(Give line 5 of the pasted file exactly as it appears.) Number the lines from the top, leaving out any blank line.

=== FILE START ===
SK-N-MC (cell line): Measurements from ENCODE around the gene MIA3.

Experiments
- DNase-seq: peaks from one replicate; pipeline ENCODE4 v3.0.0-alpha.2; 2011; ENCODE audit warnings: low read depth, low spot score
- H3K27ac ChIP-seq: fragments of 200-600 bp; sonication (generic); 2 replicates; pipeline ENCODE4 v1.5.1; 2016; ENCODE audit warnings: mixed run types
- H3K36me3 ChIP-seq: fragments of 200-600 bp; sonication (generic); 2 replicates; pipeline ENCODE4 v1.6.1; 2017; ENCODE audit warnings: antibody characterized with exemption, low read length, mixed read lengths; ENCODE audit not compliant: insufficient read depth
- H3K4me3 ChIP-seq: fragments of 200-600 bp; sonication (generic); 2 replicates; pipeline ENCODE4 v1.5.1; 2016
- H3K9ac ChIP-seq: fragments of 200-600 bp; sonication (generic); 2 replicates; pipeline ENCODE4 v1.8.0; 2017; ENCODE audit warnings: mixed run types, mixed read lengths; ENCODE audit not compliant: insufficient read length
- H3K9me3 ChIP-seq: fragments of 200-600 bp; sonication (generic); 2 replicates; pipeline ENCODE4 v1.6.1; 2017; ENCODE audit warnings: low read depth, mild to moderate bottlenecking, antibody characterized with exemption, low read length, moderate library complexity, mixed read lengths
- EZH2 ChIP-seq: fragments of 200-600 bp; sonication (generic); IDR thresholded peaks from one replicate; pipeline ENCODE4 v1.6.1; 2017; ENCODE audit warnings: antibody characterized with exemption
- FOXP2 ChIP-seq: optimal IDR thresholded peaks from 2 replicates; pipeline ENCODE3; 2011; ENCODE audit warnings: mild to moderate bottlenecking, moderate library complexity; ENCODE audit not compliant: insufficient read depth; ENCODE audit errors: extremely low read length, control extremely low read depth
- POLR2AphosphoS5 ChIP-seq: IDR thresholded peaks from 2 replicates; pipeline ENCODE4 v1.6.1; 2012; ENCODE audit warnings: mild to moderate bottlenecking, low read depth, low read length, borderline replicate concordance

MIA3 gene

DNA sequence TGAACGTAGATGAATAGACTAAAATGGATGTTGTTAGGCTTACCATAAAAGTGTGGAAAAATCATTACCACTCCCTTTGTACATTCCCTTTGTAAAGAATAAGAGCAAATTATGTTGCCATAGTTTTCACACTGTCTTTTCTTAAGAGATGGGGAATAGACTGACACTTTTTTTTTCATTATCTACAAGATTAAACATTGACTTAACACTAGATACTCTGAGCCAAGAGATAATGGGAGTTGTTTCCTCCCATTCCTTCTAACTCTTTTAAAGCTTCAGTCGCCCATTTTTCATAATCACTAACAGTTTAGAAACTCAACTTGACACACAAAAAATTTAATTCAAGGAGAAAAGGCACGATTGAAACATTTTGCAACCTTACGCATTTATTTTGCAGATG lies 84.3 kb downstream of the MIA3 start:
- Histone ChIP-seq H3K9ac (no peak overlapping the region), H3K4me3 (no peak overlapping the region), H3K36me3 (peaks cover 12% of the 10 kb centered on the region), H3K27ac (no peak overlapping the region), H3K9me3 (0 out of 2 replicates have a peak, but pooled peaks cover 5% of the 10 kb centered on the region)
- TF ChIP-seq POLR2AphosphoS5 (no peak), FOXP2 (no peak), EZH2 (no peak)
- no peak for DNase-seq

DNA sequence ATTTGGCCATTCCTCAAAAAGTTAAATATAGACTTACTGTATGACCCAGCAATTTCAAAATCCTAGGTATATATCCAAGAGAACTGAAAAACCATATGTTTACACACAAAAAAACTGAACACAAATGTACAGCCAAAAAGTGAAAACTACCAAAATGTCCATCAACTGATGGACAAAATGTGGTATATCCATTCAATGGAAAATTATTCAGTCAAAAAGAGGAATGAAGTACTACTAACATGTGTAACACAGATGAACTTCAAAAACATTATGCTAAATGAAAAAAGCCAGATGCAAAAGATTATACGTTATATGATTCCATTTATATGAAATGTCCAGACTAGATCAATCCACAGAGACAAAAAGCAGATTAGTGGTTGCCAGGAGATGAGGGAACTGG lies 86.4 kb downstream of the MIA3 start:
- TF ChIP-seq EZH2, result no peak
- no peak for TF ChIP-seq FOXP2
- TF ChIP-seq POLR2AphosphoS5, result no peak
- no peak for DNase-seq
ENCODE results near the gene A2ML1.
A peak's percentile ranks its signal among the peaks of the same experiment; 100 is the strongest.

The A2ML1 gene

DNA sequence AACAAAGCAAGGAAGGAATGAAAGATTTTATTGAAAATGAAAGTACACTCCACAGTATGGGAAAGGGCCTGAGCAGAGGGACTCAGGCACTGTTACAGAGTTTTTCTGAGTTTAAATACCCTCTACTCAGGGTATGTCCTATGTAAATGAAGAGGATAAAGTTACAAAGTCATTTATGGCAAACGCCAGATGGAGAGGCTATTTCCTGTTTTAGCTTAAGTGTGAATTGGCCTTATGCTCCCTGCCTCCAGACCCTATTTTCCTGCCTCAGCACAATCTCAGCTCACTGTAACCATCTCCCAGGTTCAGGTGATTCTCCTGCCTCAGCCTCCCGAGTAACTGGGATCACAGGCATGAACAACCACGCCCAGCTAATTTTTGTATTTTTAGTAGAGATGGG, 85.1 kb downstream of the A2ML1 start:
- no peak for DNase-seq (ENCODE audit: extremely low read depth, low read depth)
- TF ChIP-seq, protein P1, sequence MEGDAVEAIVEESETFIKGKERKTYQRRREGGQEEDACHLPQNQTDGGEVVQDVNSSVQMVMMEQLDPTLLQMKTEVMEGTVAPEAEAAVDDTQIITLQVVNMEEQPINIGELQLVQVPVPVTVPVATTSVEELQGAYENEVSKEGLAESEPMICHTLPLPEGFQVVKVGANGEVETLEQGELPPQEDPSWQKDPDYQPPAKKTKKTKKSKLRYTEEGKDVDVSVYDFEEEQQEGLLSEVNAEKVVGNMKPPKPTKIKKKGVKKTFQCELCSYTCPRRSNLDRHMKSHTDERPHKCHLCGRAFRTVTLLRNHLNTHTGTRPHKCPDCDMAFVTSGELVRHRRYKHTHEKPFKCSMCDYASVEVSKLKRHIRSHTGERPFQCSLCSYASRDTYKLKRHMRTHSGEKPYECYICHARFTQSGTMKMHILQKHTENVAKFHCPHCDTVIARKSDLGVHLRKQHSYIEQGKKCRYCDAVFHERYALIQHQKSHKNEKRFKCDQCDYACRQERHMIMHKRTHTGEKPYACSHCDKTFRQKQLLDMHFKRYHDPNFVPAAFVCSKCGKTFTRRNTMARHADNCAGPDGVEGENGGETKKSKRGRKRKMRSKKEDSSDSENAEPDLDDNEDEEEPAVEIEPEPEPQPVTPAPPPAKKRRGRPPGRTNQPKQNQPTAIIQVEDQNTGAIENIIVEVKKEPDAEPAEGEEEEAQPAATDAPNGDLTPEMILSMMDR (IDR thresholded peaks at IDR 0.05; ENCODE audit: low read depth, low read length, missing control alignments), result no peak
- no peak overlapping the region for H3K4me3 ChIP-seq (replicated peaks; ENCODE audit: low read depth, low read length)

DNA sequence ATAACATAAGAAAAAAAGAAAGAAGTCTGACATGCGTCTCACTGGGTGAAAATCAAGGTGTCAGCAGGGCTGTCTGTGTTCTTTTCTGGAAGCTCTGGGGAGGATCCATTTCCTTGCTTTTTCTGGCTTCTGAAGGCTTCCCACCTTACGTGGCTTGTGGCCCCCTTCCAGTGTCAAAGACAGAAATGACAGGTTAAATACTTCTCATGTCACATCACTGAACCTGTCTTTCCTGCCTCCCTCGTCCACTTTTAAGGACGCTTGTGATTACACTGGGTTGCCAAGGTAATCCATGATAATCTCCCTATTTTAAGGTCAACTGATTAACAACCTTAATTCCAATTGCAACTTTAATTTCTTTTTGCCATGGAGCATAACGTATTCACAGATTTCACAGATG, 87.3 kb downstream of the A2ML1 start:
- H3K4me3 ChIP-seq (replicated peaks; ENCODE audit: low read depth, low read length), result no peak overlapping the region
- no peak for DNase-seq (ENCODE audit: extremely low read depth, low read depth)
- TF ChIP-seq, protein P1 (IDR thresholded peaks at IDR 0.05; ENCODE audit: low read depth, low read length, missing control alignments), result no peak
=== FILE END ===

- H3K36me3 ChIP-seq: fragments of 200-600 bp; sonication (generic); 2 replicates; pipeline ENCODE4 v1.6.1; 2017; ENCODE audit warnings: antibody characterized with exemption, low read length, mixed read lengths; ENCODE audit not compliant: insufficient read depth